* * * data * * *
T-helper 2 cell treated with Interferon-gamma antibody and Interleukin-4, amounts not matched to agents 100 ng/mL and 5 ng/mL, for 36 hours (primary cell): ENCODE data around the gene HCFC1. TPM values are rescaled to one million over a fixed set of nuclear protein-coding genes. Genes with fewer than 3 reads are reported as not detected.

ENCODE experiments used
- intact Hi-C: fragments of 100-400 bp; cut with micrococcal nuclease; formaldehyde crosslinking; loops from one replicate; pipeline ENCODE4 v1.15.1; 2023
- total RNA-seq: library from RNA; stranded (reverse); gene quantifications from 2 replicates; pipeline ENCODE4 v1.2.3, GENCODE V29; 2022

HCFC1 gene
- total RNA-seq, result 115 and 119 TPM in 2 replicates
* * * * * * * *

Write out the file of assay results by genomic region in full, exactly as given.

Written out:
T-helper 2 cell treated with Interferon-gamma antibody and Interleukin-4, amounts not matched to agents 100 ng/mL and 5 ng/mL, for 36 hours (primary cell): ENCODE data around the gene HCFC1. TPM values are rescaled to one million over a fixed set of nuclear protein-coding genes. Genes with fewer than 3 reads are reported as not detected.

ENCODE experiments used
- intact Hi-C: fragments of 100-400 bp; cut with micrococcal nuclease; formaldehyde crosslinking; loops from one replicate; pipeline ENCODE4 v1.15.1; 2023
- total RNA-seq: library from RNA; stranded (reverse); gene quantifications from 2 replicates; pipeline ENCODE4 v1.2.3, GENCODE V29; 2022

HCFC1 gene
- total RNA-seq, result 115 and 119 TPM in 2 replicates